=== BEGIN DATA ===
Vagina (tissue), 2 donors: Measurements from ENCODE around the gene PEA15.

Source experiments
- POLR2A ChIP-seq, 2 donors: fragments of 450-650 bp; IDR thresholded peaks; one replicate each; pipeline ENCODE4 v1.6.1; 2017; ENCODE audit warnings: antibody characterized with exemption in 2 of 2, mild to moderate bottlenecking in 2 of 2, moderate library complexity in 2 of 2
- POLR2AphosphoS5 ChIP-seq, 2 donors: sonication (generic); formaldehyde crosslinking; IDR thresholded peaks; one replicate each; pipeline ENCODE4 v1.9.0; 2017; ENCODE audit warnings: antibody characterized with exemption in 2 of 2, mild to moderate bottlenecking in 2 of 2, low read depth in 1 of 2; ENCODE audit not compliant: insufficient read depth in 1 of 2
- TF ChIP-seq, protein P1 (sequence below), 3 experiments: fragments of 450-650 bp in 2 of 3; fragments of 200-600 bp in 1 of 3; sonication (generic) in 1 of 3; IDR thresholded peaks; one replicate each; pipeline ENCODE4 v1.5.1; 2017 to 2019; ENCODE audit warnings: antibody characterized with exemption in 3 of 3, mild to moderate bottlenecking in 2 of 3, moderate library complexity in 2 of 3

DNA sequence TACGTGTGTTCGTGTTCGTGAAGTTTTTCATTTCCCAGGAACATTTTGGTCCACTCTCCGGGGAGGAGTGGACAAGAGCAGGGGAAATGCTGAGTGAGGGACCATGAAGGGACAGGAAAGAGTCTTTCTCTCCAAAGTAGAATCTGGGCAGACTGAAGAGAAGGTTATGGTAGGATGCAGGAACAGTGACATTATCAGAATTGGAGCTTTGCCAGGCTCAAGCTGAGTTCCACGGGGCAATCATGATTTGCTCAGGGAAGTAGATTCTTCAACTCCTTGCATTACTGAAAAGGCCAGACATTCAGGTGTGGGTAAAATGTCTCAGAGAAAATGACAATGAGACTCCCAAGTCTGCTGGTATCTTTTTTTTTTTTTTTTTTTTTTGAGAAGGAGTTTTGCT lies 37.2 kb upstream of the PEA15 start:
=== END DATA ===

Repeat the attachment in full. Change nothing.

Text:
Vagina (tissue), 2 donors: Measurements from ENCODE around the gene PEA15.

Source experiments
- POLR2A ChIP-seq, 2 donors: fragments of 450-650 bp; IDR thresholded peaks; one replicate each; pipeline ENCODE4 v1.6.1; 2017; ENCODE audit warnings: antibody characterized with exemption in 2 of 2, mild to moderate bottlenecking in 2 of 2, moderate library complexity in 2 of 2
- POLR2AphosphoS5 ChIP-seq, 2 donors: sonication (generic); formaldehyde crosslinking; IDR thresholded peaks; one replicate each; pipeline ENCODE4 v1.9.0; 2017; ENCODE audit warnings: antibody characterized with exemption in 2 of 2, mild to moderate bottlenecking in 2 of 2, low read depth in 1 of 2; ENCODE audit not compliant: insufficient read depth in 1 of 2
- TF ChIP-seq, protein P1 (sequence below), 3 experiments: fragments of 450-650 bp in 2 of 3; fragments of 200-600 bp in 1 of 3; sonication (generic) in 1 of 3; IDR thresholded peaks; one replicate each; pipeline ENCODE4 v1.5.1; 2017 to 2019; ENCODE audit warnings: antibody characterized with exemption in 3 of 3, mild to moderate bottlenecking in 2 of 3, moderate library complexity in 2 of 3

DNA sequence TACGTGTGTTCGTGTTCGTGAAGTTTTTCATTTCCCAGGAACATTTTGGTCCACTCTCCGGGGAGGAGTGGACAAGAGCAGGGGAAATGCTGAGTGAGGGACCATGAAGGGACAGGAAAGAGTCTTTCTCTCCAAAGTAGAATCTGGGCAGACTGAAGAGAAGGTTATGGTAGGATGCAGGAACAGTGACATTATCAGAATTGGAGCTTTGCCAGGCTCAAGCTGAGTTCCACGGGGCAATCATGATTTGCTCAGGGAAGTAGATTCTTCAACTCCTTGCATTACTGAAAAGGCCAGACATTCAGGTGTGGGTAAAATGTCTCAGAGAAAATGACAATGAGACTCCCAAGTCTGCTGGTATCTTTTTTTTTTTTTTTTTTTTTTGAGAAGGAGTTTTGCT lies 37.2 kb upstream of the PEA15 start: